Fault Lines

by Nancy Huston

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What is criticized by the author in Fault Lines?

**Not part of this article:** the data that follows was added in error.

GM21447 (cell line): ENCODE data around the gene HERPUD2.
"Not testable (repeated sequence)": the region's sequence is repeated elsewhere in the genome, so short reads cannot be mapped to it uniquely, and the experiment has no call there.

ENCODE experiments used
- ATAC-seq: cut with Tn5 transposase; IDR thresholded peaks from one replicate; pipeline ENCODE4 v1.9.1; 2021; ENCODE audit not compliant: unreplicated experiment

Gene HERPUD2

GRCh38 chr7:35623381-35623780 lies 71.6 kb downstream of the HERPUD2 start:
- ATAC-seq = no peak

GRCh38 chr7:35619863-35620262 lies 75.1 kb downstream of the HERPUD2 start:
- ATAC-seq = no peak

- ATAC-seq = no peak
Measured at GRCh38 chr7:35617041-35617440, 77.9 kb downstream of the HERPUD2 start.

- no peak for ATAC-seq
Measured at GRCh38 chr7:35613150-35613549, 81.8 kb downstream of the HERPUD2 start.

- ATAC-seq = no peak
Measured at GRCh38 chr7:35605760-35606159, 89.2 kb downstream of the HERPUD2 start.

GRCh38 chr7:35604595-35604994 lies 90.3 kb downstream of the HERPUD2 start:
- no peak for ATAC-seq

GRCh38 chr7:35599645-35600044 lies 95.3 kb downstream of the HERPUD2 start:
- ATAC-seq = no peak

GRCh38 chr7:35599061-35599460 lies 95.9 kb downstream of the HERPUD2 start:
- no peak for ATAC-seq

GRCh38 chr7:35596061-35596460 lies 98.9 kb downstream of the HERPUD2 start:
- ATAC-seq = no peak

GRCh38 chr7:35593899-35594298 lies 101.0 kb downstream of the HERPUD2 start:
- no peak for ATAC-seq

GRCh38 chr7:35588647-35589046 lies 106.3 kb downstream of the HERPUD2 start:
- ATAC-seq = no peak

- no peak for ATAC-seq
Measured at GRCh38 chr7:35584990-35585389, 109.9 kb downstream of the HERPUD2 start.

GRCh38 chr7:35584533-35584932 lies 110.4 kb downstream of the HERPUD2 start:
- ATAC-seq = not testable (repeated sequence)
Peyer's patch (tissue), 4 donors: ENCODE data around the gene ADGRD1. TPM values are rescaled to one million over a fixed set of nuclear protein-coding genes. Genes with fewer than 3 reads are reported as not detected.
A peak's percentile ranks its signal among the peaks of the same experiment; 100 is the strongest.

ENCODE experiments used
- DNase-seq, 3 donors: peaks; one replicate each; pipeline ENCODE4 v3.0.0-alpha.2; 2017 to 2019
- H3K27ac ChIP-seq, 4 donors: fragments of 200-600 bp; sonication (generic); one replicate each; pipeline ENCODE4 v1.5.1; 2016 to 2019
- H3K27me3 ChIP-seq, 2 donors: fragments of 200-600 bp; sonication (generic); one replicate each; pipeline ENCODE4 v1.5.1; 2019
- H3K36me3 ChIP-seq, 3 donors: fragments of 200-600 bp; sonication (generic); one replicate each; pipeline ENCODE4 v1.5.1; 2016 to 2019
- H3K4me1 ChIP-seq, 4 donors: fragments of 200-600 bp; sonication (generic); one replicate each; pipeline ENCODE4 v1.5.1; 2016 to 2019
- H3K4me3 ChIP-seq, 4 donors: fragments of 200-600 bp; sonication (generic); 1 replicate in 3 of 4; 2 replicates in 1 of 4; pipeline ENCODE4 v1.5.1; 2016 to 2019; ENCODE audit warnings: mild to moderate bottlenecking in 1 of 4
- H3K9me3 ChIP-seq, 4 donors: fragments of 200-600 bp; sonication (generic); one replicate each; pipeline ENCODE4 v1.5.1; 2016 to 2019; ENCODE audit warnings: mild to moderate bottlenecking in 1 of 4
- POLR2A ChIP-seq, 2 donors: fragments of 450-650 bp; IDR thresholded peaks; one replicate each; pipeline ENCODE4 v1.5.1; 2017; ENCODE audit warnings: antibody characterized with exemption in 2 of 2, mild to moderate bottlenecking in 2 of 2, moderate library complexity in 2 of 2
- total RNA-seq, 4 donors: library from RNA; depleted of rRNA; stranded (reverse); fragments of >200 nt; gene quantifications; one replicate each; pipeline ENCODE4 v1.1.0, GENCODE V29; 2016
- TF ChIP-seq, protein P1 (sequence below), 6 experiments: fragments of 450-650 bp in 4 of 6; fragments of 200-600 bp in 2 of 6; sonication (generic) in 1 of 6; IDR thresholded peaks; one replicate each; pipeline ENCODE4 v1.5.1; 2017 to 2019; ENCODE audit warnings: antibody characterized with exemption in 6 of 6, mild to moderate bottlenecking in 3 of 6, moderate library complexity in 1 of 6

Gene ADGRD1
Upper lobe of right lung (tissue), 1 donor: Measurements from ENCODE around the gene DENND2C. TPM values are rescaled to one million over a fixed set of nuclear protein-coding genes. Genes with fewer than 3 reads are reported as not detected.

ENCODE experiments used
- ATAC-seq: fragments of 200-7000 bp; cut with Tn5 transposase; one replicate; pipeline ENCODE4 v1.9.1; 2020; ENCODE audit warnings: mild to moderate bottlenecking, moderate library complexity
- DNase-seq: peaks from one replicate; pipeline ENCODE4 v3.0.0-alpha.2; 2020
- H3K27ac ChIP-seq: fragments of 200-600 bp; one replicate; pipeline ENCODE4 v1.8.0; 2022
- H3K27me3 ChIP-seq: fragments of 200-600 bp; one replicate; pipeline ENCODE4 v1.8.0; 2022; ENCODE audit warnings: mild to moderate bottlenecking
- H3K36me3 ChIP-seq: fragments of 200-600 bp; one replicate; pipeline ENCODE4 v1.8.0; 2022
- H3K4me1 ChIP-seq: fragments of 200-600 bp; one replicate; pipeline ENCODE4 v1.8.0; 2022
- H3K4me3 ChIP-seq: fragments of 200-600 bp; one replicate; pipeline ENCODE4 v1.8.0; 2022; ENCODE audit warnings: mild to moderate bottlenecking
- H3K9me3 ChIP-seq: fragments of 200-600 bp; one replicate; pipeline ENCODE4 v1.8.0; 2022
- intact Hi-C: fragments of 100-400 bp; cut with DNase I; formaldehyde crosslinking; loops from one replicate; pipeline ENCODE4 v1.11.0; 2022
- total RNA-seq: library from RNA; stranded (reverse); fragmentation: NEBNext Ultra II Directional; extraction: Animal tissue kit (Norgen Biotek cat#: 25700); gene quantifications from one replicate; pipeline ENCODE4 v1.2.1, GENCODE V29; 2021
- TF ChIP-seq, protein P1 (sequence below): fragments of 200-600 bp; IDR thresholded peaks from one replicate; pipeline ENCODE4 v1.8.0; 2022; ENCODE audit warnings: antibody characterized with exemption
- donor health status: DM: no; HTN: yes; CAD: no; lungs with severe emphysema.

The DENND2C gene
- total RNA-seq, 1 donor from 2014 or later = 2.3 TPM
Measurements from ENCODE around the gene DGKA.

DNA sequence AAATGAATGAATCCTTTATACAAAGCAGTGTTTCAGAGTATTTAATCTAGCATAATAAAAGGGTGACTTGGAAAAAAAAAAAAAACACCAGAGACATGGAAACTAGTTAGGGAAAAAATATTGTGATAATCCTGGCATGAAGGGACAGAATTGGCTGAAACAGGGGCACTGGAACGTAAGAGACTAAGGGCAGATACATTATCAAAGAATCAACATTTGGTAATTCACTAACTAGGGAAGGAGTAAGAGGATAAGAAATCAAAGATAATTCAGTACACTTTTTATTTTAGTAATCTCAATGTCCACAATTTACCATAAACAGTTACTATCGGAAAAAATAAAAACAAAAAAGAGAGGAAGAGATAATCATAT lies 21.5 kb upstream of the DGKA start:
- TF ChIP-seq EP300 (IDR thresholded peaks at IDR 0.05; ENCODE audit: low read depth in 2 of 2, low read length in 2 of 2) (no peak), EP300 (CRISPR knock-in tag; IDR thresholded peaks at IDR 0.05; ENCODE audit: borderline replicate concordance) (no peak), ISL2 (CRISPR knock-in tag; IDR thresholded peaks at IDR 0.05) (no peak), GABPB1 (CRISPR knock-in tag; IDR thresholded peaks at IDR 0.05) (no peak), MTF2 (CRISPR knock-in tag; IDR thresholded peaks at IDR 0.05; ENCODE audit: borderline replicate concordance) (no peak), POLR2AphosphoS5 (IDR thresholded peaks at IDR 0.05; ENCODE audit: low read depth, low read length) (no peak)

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In Fault Lines, Nancy Huston uses the device of centering on one six-year-old child to expose flaws in the society in which that child lives. While the author addresses flaws in the specific parenting methods of each child, her criticism is broadly social. The societies and time periods in which all four children live are very stressful politically, including war-time. Huston moves backward in time between generations in a single family, going from the period and place in which she was writing, early twenty-first-century United States, to 1980s Middle East, then to 1960s Canada and United States, and then to World War II Germany. The author contrasts a single physical “flaw,” an oddly shaped birthmark that each character has, with the socio-political flaws of the years of the setting. The parents’ relationships with their children seem to stand for larger social issues, as parents often pay little regard to the child’s well-being. The children are thus inflicted with untreated psychological problems that their parents carry forward, both as a consequence of their own family situation but also because of the challenging times when they were raised.

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